One person who will take a lot more persuasion is Michel Barnier, the European Union’s negotiator, who on Friday said that “in the Brexit negotiations there are still too many questions and too few answers.”
The new plan, scheduled to be published as a white paper next week, will be judged by Mr. Barnier both on practicalities and against the European Union’s red lines.
Mrs. May’s preferred customs plan is seen by most officials in Brussels as unworkable. More generally, the European Union has insisted all along that Britain will not gain access to the single market without accepting its core principles like the free movement of people, which Brexiteers abhor.
Mrs. May’s plans present other difficulties, for example, by differentiating between manufactured goods — which would be under Europe’s rule book — and services, which would have a more distant relationship.
Distinguishing between goods and services will become increasingly hard, for example, in the auto market as vehicles, which already sometimes come with loans or insurance deals, become increasingly reliant on digital technology.
Other thorny issues include the extent to which British manufacturers would be subject to Europe’s state aid rules (to prevent unfair competition), the jurisdiction of the European Court of Justice — another institution loathed by Brexiteers — and European labor and environmental laws.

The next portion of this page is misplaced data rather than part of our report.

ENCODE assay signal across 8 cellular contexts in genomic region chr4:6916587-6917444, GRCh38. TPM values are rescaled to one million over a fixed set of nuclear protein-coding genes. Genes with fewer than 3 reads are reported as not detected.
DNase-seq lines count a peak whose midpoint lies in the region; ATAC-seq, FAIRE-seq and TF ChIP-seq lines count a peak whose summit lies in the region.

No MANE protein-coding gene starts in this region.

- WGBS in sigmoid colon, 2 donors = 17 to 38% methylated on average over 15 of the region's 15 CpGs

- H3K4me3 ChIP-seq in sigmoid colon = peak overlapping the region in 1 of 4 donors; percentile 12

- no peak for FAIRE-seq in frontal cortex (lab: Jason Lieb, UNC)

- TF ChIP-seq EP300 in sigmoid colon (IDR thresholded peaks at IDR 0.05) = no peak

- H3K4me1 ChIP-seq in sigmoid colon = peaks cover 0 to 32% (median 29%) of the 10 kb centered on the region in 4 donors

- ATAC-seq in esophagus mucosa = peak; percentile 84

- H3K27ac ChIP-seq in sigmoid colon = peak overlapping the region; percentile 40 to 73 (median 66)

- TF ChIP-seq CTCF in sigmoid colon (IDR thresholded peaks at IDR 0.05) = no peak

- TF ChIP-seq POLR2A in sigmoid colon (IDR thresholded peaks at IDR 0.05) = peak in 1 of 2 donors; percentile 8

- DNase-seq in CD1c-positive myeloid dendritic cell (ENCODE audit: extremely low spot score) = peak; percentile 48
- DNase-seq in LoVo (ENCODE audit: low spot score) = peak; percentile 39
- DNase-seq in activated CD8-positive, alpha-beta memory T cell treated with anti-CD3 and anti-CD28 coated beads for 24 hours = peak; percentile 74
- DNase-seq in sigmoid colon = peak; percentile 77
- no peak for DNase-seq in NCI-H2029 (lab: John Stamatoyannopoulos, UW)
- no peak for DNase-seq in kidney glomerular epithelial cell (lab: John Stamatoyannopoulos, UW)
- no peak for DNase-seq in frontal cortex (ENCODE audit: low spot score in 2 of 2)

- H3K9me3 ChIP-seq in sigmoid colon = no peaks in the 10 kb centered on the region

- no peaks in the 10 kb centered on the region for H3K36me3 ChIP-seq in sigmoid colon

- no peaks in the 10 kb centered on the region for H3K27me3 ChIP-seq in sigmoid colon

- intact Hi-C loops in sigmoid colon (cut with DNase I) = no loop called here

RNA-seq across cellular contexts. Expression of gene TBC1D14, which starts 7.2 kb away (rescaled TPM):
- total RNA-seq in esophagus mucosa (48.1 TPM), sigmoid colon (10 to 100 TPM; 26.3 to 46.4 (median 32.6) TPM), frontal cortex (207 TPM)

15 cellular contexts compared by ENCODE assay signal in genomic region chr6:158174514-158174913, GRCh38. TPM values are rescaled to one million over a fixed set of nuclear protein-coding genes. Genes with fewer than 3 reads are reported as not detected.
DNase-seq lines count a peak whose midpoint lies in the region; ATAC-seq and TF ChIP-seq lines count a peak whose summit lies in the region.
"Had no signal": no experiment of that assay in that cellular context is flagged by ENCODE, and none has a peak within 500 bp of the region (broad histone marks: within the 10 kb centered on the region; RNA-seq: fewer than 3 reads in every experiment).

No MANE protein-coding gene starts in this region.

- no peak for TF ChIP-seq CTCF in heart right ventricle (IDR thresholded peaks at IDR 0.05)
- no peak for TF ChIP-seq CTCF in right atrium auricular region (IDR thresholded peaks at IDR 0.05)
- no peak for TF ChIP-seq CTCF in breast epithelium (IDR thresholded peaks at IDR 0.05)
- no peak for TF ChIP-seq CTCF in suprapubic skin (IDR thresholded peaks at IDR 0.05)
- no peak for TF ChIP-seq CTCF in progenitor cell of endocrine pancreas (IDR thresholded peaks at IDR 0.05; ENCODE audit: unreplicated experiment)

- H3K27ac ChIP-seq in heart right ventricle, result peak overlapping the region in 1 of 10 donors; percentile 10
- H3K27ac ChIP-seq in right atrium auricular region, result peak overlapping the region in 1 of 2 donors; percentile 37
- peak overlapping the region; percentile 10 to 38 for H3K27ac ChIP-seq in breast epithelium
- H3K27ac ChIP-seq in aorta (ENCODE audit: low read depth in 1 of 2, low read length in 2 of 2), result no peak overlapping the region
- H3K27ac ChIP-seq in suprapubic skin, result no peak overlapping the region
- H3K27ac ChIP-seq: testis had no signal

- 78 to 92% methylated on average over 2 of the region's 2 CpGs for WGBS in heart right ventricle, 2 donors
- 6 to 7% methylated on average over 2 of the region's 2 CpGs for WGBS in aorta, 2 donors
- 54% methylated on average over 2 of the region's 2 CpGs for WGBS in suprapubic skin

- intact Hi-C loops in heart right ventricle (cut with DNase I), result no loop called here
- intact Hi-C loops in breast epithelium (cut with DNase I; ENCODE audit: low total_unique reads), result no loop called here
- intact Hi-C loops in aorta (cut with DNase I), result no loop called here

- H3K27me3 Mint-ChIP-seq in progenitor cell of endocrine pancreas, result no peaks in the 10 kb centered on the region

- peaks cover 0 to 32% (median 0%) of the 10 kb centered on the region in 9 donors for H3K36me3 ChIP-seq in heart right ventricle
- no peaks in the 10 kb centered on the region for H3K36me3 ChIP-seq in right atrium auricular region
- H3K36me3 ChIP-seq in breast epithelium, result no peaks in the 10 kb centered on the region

Friday’s declaration suggested that Britain would accept European antitrust rules but would want to set up new bodies to resolve trade disputes “founded on the principle that the court of one party cannot resolve disputes between the two.”
Brussels has so far insisted that Britain must either opt to stay in the single market fully — accepting free movement — or settle for a much more minimalist free trade deal like that with Canada. Mrs. May has always argued for something in between and has, in recent days, visited both the Dutch prime minister, Mark Rutte, and the German chancellor, Angela Merkel, to try to ensure that her plans are — if not exactly welcomed then — at least not dismissed out of hand.